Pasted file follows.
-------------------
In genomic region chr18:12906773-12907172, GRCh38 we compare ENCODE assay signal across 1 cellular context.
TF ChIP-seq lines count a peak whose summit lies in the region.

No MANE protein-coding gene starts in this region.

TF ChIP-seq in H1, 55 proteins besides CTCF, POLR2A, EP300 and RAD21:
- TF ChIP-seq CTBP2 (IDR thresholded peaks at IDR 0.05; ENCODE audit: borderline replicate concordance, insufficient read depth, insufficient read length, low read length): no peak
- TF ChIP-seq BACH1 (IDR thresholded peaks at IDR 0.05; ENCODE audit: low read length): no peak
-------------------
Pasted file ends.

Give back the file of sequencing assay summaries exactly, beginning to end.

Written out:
In genomic region chr18:12906773-12907172, GRCh38 we compare ENCODE assay signal across 1 cellular context.
TF ChIP-seq lines count a peak whose summit lies in the region.

No MANE protein-coding gene starts in this region.

TF ChIP-seq in H1, 55 proteins besides CTCF, POLR2A, EP300 and RAD21:
- TF ChIP-seq CTBP2 (IDR thresholded peaks at IDR 0.05; ENCODE audit: borderline replicate concordance, insufficient read depth, insufficient read length, low read length): no peak
- TF ChIP-seq BACH1 (IDR thresholded peaks at IDR 0.05; ENCODE audit: low read length): no peak